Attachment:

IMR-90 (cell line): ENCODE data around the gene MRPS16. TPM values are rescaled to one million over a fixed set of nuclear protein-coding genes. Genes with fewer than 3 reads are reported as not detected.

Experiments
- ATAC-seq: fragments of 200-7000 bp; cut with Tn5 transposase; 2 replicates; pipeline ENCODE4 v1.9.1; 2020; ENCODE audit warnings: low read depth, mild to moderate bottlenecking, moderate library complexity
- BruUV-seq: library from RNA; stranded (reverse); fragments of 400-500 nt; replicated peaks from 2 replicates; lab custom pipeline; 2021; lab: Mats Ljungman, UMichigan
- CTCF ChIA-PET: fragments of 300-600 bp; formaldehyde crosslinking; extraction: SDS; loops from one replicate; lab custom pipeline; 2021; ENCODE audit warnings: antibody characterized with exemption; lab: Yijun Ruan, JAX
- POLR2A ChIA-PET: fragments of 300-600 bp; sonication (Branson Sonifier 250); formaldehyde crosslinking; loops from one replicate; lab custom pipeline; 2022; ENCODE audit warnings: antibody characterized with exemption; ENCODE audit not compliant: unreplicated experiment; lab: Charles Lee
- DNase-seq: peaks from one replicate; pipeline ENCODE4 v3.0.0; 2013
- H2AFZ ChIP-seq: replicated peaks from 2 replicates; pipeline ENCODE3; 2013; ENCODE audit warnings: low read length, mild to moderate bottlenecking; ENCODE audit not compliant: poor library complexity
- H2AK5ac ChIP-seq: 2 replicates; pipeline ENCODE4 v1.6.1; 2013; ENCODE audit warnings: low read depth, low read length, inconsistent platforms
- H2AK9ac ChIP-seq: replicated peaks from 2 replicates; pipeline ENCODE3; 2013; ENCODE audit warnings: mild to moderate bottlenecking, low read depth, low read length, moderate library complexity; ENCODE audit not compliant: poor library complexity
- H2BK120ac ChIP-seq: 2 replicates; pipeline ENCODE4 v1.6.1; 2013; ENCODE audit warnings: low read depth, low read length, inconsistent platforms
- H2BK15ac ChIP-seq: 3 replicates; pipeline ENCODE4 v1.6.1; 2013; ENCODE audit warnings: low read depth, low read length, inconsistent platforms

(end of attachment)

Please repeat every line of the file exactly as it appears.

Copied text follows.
IMR-90 (cell line): ENCODE data around the gene MRPS16. TPM values are rescaled to one million over a fixed set of nuclear protein-coding genes. Genes with fewer than 3 reads are reported as not detected.

Experiments
- ATAC-seq: fragments of 200-7000 bp; cut with Tn5 transposase; 2 replicates; pipeline ENCODE4 v1.9.1; 2020; ENCODE audit warnings: low read depth, mild to moderate bottlenecking, moderate library complexity
- BruUV-seq: library from RNA; stranded (reverse); fragments of 400-500 nt; replicated peaks from 2 replicates; lab custom pipeline; 2021; lab: Mats Ljungman, UMichigan
- CTCF ChIA-PET: fragments of 300-600 bp; formaldehyde crosslinking; extraction: SDS; loops from one replicate; lab custom pipeline; 2021; ENCODE audit warnings: antibody characterized with exemption; lab: Yijun Ruan, JAX
- POLR2A ChIA-PET: fragments of 300-600 bp; sonication (Branson Sonifier 250); formaldehyde crosslinking; loops from one replicate; lab custom pipeline; 2022; ENCODE audit warnings: antibody characterized with exemption; ENCODE audit not compliant: unreplicated experiment; lab: Charles Lee
- DNase-seq: peaks from one replicate; pipeline ENCODE4 v3.0.0; 2013
- H2AFZ ChIP-seq: replicated peaks from 2 replicates; pipeline ENCODE3; 2013; ENCODE audit warnings: low read length, mild to moderate bottlenecking; ENCODE audit not compliant: poor library complexity
- H2AK5ac ChIP-seq: 2 replicates; pipeline ENCODE4 v1.6.1; 2013; ENCODE audit warnings: low read depth, low read length, inconsistent platforms
- H2AK9ac ChIP-seq: replicated peaks from 2 replicates; pipeline ENCODE3; 2013; ENCODE audit warnings: mild to moderate bottlenecking, low read depth, low read length, moderate library complexity; ENCODE audit not compliant: poor library complexity
- H2BK120ac ChIP-seq: 2 replicates; pipeline ENCODE4 v1.6.1; 2013; ENCODE audit warnings: low read depth, low read length, inconsistent platforms
- H2BK15ac ChIP-seq: 3 replicates; pipeline ENCODE4 v1.6.1; 2013; ENCODE audit warnings: low read depth, low read length, inconsistent platforms